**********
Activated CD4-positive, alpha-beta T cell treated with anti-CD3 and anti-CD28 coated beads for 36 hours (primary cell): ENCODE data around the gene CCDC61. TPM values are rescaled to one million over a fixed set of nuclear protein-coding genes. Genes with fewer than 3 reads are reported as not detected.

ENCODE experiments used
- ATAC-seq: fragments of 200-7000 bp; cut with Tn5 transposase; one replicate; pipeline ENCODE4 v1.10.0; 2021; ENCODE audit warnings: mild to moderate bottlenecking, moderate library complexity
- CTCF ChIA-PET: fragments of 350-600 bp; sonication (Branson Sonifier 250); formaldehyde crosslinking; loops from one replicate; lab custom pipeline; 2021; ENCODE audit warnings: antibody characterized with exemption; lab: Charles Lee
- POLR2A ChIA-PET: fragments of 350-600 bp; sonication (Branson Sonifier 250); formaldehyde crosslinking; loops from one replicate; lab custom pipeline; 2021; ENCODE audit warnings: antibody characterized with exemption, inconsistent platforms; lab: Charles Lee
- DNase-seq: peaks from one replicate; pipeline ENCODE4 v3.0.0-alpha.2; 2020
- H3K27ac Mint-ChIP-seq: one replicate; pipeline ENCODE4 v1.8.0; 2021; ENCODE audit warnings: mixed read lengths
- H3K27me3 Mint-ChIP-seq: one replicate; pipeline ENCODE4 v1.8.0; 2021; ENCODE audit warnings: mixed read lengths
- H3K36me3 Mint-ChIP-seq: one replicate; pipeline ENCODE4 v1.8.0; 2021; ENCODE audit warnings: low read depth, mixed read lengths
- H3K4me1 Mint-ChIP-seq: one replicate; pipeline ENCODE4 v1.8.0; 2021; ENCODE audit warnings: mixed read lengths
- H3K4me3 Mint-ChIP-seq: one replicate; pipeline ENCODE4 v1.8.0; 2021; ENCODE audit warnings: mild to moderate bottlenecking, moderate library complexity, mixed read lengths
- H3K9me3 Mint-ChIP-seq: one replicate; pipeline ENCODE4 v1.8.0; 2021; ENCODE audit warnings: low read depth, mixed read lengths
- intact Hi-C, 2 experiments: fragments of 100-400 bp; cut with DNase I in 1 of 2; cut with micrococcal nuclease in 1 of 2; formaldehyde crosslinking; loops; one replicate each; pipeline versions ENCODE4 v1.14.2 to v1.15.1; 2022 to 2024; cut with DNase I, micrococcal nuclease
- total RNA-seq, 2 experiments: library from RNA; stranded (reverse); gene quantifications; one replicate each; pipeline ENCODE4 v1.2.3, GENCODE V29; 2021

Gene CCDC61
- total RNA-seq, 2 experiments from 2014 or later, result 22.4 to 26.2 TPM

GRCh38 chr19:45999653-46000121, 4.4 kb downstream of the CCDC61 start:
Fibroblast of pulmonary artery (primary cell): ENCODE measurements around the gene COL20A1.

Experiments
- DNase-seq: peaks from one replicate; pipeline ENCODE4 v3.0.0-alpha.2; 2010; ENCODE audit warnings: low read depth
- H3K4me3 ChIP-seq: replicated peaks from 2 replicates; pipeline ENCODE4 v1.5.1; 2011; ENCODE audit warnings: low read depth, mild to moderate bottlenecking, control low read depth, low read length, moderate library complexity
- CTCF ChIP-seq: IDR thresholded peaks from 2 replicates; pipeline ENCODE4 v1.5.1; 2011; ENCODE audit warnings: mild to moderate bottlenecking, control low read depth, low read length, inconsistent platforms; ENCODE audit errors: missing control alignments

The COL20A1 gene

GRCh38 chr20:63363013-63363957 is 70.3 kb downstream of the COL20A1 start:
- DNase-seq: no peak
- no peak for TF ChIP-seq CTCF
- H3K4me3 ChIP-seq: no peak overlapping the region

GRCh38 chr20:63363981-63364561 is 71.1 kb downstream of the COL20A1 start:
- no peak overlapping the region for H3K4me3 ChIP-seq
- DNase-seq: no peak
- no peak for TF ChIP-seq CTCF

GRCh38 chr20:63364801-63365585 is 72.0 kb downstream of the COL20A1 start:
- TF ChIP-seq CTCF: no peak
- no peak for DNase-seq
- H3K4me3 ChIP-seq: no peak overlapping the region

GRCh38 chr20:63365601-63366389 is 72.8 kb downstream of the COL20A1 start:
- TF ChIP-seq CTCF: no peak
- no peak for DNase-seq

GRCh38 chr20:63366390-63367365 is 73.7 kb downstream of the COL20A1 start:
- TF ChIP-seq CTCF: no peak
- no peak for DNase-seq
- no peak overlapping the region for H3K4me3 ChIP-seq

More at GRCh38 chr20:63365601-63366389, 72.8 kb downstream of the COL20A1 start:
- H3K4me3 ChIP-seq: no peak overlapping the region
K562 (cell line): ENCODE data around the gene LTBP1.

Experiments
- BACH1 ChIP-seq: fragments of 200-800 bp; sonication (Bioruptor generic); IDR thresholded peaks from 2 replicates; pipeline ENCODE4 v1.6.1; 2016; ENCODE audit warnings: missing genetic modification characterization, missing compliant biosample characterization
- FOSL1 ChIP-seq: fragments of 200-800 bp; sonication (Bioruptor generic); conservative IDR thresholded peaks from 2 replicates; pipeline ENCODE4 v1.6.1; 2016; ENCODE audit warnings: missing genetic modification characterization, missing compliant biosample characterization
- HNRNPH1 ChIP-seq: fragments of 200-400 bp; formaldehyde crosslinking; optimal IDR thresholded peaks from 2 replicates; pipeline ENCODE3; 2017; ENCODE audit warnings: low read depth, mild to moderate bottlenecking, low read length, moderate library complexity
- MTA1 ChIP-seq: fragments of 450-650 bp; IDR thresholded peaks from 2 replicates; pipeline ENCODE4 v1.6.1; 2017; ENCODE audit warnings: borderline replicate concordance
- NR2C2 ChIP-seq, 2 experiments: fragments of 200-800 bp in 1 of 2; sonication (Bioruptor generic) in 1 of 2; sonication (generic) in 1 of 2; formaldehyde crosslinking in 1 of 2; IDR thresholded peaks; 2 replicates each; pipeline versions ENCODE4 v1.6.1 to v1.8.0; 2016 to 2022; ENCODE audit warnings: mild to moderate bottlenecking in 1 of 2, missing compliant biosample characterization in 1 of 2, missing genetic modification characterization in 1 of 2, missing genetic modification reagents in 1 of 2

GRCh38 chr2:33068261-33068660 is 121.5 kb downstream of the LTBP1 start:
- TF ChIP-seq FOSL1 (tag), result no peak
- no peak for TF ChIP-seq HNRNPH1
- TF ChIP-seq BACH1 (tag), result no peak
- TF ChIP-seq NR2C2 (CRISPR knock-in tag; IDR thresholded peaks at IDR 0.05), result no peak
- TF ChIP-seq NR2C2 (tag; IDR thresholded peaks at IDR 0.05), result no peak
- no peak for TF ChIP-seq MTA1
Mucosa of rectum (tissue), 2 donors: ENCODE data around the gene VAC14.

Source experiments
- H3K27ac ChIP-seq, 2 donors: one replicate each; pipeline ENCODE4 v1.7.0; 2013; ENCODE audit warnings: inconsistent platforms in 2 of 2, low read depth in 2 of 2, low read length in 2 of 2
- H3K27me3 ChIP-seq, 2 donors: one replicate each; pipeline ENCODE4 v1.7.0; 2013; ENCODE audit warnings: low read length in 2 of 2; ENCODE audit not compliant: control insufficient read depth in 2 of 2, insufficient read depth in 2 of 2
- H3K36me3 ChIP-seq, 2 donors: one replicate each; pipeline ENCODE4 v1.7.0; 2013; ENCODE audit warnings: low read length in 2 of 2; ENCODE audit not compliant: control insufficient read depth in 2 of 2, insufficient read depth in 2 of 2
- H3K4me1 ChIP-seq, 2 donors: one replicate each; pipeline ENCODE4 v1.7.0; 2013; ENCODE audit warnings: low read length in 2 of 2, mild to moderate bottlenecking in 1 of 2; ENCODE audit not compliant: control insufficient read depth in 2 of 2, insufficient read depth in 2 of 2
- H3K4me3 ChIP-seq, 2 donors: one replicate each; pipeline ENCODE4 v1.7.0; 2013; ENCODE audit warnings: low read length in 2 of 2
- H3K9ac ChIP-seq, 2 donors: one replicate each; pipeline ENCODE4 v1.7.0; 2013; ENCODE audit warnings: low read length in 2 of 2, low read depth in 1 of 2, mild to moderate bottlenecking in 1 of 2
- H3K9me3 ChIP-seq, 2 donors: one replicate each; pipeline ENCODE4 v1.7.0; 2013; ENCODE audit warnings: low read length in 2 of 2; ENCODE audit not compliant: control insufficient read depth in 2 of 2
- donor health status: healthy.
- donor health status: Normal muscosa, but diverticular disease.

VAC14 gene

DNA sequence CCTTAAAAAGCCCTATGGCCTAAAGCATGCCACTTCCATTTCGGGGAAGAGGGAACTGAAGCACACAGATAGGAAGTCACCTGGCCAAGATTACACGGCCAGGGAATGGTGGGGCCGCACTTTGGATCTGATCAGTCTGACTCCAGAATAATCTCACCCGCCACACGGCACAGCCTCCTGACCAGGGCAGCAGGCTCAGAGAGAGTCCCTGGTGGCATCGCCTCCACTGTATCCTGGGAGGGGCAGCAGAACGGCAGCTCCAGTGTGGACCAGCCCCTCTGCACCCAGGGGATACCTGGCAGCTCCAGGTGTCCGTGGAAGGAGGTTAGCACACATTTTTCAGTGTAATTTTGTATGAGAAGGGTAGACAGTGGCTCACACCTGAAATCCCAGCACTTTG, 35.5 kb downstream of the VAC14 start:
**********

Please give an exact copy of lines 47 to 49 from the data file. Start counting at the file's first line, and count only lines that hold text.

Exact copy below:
- BACH1 ChIP-seq: fragments of 200-800 bp; sonication (Bioruptor generic); IDR thresholded peaks from 2 replicates; pipeline ENCODE4 v1.6.1; 2016; ENCODE audit warnings: missing genetic modification characterization, missing compliant biosample characterization
- FOSL1 ChIP-seq: fragments of 200-800 bp; sonication (Bioruptor generic); conservative IDR thresholded peaks from 2 replicates; pipeline ENCODE4 v1.6.1; 2016; ENCODE audit warnings: missing genetic modification characterization, missing compliant biosample characterization
- HNRNPH1 ChIP-seq: fragments of 200-400 bp; formaldehyde crosslinking; optimal IDR thresholded peaks from 2 replicates; pipeline ENCODE3; 2017; ENCODE audit warnings: low read depth, mild to moderate bottlenecking, low read length, moderate library complexity